Uniquely Devoted To Bamboo


Many people on Long Island hate the sight of it, obsess over how to get rid of it and demand that their local governments legislate against it, but 94-year-old Kensington resident Gertrude Rosen speaks lovingly of her extraordinary crop of bamboo, which almost completely surrounds her home on Beverly Road at the eastern end of the village.
Rosen, an architect who moved into the Kensington Tudor in 1962 with her husband Joseph and their three children, was first introduced to the plant 35 years ago by a Kings Point client who wanted to screen a property in Connecticut with the rapidly growing stalks.
“She wanted to put up a barrier, so we went out together and bought some clumps,” said Rosen, who has seven grandchildren and two great-grandchildren and a very active social calendar. “It was her idea to use bamboo, not mine. I bought two clumps, myself, for about $100 each, and later bought a third.”
Those clumps were first planted in front of the house. “I planted them there because I was trying to screen myself from the noise and heavy traffic on Beverly Road and it worked,” she recalled. “Now it surrounds my whole house.” The front of the house also features randomly placed remnants of the house’s original garage doors, removed when the Rosens converted their garage into a working studio.
Rosen and her late husband, who was also an architect, met in architectural school at NYU in the late 1930’s and were married for 55 years.
Bamboo critics have complained about the invasive plant’s ability to spread rapidly in a horizontal direction so quickly that it has damaged sidewalks, driveways, pipes and building foundations. At least 12 communities on the Island, including Great Neck Estates and Plandome, have passed legislation in the last few years to either ban new plantings or hold landowners responsible for damages.
The Town of Hempstead has legislation on its books but the Town of North Hempstead does not. Great Neck Estates’ village code says, in part, that bamboo is “dangerous to the public health, safety and welfare of persons and property” and holds homeowners “responsible to confine the plant” and liable for any expenses related to bamboo removal from a property which has been “invaded by such plantings.”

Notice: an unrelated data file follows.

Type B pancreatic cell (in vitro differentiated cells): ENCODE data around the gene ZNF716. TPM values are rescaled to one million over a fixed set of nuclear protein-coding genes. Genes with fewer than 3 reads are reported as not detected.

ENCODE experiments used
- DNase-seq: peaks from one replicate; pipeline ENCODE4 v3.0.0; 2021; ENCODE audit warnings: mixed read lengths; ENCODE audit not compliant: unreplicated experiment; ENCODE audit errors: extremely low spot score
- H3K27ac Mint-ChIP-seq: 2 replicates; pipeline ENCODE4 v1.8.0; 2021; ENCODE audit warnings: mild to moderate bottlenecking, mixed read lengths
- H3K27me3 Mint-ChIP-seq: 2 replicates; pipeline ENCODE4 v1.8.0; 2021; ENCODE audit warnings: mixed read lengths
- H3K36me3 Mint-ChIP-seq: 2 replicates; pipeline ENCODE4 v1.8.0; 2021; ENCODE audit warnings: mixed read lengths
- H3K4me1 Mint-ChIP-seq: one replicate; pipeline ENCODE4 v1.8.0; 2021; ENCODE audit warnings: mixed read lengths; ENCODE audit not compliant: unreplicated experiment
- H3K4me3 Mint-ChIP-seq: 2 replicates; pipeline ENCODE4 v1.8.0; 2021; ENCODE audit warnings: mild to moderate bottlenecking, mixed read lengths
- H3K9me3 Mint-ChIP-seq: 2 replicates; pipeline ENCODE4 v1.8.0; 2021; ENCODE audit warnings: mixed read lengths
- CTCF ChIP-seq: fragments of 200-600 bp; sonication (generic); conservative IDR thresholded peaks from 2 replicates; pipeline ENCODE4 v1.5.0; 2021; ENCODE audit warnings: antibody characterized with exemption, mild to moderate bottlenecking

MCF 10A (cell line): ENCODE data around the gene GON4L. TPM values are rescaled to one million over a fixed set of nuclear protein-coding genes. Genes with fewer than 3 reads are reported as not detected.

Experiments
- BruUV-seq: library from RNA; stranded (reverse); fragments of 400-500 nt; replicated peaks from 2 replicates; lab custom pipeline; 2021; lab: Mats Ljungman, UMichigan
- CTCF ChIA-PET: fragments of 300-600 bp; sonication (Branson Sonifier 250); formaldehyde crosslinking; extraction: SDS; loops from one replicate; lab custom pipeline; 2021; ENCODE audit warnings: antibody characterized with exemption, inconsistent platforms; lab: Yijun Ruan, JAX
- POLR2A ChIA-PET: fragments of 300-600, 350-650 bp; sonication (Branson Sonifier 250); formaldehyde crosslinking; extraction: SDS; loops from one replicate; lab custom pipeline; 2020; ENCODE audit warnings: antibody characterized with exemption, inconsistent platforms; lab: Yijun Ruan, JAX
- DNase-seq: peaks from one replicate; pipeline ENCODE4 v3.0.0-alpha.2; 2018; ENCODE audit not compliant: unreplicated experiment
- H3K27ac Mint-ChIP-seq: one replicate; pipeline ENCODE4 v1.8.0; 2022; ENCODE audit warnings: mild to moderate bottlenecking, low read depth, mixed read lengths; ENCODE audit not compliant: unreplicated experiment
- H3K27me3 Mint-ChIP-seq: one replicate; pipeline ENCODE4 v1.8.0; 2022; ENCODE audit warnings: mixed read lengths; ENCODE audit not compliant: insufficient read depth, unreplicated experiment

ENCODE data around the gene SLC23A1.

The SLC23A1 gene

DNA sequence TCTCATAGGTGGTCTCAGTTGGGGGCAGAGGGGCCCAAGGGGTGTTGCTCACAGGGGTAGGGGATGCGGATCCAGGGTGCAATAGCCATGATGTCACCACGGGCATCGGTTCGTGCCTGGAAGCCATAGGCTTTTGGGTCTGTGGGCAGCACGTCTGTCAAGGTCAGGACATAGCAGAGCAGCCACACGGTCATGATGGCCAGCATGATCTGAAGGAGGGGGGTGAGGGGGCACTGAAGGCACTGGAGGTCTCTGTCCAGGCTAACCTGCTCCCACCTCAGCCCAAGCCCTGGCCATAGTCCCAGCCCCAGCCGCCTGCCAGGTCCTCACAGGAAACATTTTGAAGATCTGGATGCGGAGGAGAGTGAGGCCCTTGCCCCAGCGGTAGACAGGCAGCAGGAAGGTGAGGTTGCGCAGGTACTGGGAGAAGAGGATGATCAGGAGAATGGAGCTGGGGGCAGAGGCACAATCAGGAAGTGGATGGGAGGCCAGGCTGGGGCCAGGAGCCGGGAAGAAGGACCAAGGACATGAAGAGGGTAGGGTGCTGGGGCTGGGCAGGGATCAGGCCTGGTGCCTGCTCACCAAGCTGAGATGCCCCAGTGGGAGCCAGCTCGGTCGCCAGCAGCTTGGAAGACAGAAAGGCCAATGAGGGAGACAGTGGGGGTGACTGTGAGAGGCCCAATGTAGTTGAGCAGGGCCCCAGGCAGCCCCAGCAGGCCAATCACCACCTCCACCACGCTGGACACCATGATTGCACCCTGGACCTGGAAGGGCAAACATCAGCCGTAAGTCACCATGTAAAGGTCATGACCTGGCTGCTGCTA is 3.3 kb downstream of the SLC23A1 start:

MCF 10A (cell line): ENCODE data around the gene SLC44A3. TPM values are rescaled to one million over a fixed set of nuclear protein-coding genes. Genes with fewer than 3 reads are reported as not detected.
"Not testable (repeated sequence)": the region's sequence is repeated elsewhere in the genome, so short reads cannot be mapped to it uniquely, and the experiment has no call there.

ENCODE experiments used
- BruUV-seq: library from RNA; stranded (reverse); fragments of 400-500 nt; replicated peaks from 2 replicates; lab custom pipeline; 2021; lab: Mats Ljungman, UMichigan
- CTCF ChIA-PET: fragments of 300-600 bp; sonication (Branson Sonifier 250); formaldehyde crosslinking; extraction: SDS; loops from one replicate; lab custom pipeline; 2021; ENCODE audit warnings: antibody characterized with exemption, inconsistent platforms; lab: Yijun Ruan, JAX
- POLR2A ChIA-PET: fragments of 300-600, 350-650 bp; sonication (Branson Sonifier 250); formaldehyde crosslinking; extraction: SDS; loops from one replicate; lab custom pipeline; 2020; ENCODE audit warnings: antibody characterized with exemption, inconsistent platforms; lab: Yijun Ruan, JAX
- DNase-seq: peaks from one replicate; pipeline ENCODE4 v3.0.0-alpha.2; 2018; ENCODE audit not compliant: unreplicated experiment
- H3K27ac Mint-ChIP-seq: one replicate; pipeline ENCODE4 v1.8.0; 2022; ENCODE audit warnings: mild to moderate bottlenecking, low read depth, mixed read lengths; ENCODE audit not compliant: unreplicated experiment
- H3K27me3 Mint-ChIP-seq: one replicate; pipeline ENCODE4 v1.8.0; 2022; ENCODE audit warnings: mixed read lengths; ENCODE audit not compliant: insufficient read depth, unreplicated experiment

But Rosen’s bamboo doesn’t seem to be a major issue in Kensington, according to Mayor Susan Lopatkin. “We’ve been working with the homeowner,” said the Mayor, when asked about the property. “It’s a safety issue. In bad weather it becomes a hazard because some of the bamboo falls on to Beverly Road and we’ve explained that to the homeowner.”
Rosen recently had the first 10 feet of bamboo cut back from her front lawn at her own cost in response to the village’s request. “We’ll evaluate whether the homeowner’s efforts have been effective enough in eliminating the danger,” the Mayor added.“ We’ll keep our eye on it. Right now there doesn’t seem to be a need for legislation. We’re a small village.”
A quick tour of the property reveals that Rosen is diligent in keeping her bamboo from spreading onto other properties. She has it cut down wherever necessary. “They don’t bother me about it at all,” she says of her neighbors. “I’ve never heard a word from them about it.”
The root system of bamboo is so deep that it is extremely difficult to remove it completely. Proper planting sometimes requires the use of concrete barriers to control its spread but even that is not always effective.
“I love bamboo,” Rosen said, but agrees that it can cause difficulties. “It’s a form of grass. It just grows by itself. It comes up wherever there’s open ground. It can grow full height in one season, about 18 feet.”
“It’s a very beautiful plant,” she continued. “It’s so beautiful visually and audibly. The sound of it in the wind is simply gorgeous. It’s music. In the rain it’s especially beautiful.”
“It’s surprising how many other people love bamboo,” she added. “People stop and ask me about it all the time — where to get it, how to grow it and will I dig up a plant and give it to them. That never works because it needs its own root system. I can’t tell you how many people have asked me to let them dig up a clump, but nobody’s had success with it.”